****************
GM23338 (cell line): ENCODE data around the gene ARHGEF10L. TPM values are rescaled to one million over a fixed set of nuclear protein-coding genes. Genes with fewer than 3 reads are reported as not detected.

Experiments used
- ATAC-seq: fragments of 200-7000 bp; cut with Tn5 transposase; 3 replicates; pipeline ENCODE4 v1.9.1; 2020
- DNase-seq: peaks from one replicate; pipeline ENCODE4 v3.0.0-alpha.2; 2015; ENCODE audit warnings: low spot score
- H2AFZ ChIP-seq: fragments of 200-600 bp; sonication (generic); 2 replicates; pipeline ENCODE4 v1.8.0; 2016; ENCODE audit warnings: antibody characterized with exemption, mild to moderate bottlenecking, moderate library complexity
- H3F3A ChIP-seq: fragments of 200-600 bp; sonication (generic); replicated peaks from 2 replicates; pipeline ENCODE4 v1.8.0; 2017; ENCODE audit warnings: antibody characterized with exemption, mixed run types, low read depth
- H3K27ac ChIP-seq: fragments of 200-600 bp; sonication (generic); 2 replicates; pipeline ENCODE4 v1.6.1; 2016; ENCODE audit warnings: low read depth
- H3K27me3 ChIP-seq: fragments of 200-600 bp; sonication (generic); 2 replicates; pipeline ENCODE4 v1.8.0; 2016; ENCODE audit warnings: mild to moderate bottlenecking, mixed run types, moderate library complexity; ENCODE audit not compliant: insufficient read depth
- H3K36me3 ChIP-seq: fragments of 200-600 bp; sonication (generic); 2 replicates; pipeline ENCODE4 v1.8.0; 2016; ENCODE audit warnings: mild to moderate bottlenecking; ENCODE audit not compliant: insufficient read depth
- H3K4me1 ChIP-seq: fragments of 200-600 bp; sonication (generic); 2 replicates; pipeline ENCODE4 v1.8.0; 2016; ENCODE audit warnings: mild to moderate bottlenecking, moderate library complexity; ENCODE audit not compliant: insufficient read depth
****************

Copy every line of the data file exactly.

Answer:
GM23338 (cell line): ENCODE data around the gene ARHGEF10L. TPM values are rescaled to one million over a fixed set of nuclear protein-coding genes. Genes with fewer than 3 reads are reported as not detected.

Experiments used
- ATAC-seq: fragments of 200-7000 bp; cut with Tn5 transposase; 3 replicates; pipeline ENCODE4 v1.9.1; 2020
- DNase-seq: peaks from one replicate; pipeline ENCODE4 v3.0.0-alpha.2; 2015; ENCODE audit warnings: low spot score
- H2AFZ ChIP-seq: fragments of 200-600 bp; sonication (generic); 2 replicates; pipeline ENCODE4 v1.8.0; 2016; ENCODE audit warnings: antibody characterized with exemption, mild to moderate bottlenecking, moderate library complexity
- H3F3A ChIP-seq: fragments of 200-600 bp; sonication (generic); replicated peaks from 2 replicates; pipeline ENCODE4 v1.8.0; 2017; ENCODE audit warnings: antibody characterized with exemption, mixed run types, low read depth
- H3K27ac ChIP-seq: fragments of 200-600 bp; sonication (generic); 2 replicates; pipeline ENCODE4 v1.6.1; 2016; ENCODE audit warnings: low read depth
- H3K27me3 ChIP-seq: fragments of 200-600 bp; sonication (generic); 2 replicates; pipeline ENCODE4 v1.8.0; 2016; ENCODE audit warnings: mild to moderate bottlenecking, mixed run types, moderate library complexity; ENCODE audit not compliant: insufficient read depth
- H3K36me3 ChIP-seq: fragments of 200-600 bp; sonication (generic); 2 replicates; pipeline ENCODE4 v1.8.0; 2016; ENCODE audit warnings: mild to moderate bottlenecking; ENCODE audit not compliant: insufficient read depth
- H3K4me1 ChIP-seq: fragments of 200-600 bp; sonication (generic); 2 replicates; pipeline ENCODE4 v1.8.0; 2016; ENCODE audit warnings: mild to moderate bottlenecking, moderate library complexity; ENCODE audit not compliant: insufficient read depth